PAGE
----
Explain with love. As I said earlier, pray for the guidance of the Spirit and speak as you are prompted. Remember that you cannot force knowledge or acceptance of truth on anyone. Agency is powerful and allows us all the choice to accept or deny the truths of the Gospel. Speak truthfully and in the charity of God, neither judging those you have no authority to judge, nor excusing those whose actions you cannot give absolution for. These things (judgment and forgiveness of sin) are for God. All we can do is explain that we love others, that we seek to emulate God in this, that we know God loves them, and that we can testify to particular truths that He has revealed to us.

It is a sign of your tenderheartedness that you hurt for others. Empathy is a critical quality in becoming Christlike, because it allows us to mourn with those that mourn and comfort those who need comforting. Recognize pain. Comfort those who struggle. Know, though, that struggling is asked of all of us because it is what we need to be refined and perfected. Finally, remember that the Lord does not give commandments to any of us without making it possible for us to keep them and that if we endure well our times of trial, we will be exalted on high

Love,

~Anne, Certainly

Question #78909 posted on 08/28/2014 5:48 p.m.
Q:

Dear 100 Hour Bard,

How many flirts per minute does it take to bake a potato in a half hour?

-The Exquisite

A:

Exquisite Dear,

Impossible complete
To answer is thy query which concerns
The tuberific processes of heat
Which flirting steadily and oft returns.

For thou neglects aright to specify
The type of flirting and the type of spud;
Thus here attempt myself to rectify
Such obstacles and bar against the flood

Of all the sorts of each. Let us begin
With flirting. First, of course, the smile earns
A coquet count of 1. The wink, akin
To such, earns 2. To blow a kiss returns

A triple coquet count, while one of four
Becomes a subtle touch of hand or feet.
Tickling or massaging is a 5,
While bantor's is dependent on its wit

A 2 for dolts, a 3 for flattery,
A 4 must needs be witty through and through,
While 5 requires quick eye battery.
With that established, now I may construe

What flirting count some tubers may require.
A sweet potato blushes easily,
A red bliss more so. Setting them afire
Takes 25 or 30 barely

So flirt but once a minute for half an hour.
On th'other end, the purple majesty
Is noble as a king, the all blue sour;
These will not take thy flirtings easily.

Start low, but quick increase to 5 or 6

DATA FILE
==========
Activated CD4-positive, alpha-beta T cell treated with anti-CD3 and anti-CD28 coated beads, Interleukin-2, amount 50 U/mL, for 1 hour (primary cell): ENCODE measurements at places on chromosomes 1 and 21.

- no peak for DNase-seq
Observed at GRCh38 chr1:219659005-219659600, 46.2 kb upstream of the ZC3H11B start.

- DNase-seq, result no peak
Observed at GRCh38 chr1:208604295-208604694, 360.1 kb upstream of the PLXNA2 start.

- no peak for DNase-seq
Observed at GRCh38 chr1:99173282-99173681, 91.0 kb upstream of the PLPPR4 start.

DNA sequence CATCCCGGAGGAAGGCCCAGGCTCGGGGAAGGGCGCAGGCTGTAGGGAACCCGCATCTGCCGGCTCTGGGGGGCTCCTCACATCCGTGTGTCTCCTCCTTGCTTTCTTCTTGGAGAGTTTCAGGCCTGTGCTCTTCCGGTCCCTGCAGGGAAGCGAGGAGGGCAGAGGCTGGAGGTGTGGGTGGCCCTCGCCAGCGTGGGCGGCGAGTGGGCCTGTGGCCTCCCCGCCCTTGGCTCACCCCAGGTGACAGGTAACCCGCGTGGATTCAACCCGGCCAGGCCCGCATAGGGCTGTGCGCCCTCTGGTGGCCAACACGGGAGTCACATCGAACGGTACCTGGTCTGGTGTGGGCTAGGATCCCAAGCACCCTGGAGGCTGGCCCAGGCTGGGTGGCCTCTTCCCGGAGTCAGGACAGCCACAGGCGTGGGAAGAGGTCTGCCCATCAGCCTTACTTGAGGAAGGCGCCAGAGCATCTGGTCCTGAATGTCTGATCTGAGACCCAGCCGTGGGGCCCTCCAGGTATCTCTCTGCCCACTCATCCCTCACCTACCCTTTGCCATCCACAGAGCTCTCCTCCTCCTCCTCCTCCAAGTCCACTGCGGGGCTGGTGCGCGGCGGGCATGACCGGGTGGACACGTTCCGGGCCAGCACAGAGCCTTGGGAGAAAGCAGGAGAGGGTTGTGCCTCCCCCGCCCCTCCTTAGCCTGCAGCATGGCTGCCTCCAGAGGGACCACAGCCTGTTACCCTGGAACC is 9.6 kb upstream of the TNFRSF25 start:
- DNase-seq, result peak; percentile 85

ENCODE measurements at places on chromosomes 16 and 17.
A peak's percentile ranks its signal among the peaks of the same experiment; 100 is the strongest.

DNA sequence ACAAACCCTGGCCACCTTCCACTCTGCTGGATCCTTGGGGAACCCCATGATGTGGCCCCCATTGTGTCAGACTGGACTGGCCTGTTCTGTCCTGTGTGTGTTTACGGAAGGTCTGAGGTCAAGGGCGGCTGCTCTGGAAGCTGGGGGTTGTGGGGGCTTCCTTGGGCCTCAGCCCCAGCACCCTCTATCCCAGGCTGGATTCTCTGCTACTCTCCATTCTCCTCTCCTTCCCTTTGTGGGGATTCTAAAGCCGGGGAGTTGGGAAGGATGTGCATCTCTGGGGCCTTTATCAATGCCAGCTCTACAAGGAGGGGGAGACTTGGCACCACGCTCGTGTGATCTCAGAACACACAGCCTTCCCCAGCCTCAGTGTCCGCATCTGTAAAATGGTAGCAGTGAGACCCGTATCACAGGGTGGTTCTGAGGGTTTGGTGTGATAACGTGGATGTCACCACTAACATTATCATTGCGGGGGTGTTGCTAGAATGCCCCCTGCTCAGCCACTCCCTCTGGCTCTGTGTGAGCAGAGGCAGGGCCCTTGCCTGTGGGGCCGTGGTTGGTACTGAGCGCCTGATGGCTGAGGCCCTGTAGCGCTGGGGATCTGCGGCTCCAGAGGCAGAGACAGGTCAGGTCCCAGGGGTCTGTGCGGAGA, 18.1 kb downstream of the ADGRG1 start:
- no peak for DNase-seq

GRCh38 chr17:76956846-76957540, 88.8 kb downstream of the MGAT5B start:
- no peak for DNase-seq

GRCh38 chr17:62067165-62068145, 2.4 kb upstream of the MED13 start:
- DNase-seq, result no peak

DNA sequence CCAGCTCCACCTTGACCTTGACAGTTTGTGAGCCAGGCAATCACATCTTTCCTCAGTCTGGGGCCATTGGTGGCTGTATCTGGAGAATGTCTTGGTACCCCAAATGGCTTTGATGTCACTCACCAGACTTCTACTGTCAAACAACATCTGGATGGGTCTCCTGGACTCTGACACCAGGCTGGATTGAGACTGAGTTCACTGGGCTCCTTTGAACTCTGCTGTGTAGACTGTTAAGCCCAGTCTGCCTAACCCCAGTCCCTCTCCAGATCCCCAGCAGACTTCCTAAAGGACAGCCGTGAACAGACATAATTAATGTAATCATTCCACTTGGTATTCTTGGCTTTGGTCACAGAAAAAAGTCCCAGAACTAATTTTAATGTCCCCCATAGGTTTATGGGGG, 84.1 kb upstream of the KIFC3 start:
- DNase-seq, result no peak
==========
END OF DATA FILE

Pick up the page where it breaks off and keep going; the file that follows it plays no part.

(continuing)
Or 7 flirts per minute. 30 past,
You will have managed expertly to fix
Your dinner. Russets, ever stably classed,

Will take an f.p.m. of 3 to bake.
But I wouldst warn you: such a means works right,
Yet tubers oft return the flirts they take
And there's a chance you'll fall in love tonight.

-100 Hour Bard

Question #78790 posted on 08/18/2014 11:18 p.m.
Q:

Dear 100 Hour Board:

When I'm on BYU campus and look up to the north-east at the pointy mountain that I think of as the Lion King rock, if I really look hard I think I can see something on top of it -- like maybe a pole or a flag.

Is there really something up there? If so, what is it? How did it get up there? Or am I imagining it?

-Nala

A:

Dear Nala,

Day 1: Dear Diary, today I start my journey to Squaw Peak, in order that I might discover what it is that sits at the top and towers over all. I am optimistic that I shall reach the top in good time and safety. I travel alone and I leave early this morning, long before the sun has yet risen over the tops of the mountaons. There is a distinct chill to the air and the crunching of my shoes on the gravel echoes in the canyon. I shall shoulder on.

Day 3: I have underestimated the length of this journey. I thought I would be done by now but I wandered onto the wrong path and took much time to recorrect. My provisions might run short. 

Day 6: I came across a rock earlier this morning, with strange etching on it. My spirits fell. I am only now just reaching the proper trail. 

photo 3 (4)_1.JPG

Day 8: I wander long hours and find my nights are filled with terrors rustling in the bushes. There is little to eat in the natural environment and I fear my rations are running short. I have emptied my bag to find two water bottles, two fiber one bars, a strange curvaceous yellow fruit, headphones, an umbrella, keys, my journal, a hairbrush, Chapstick, contact solution and breath freshening drops. I also have a fork and a single band-aid for any grievous wounds I may suffer. I have included a bit of my finger for size reference.

photo 4 (3).JPG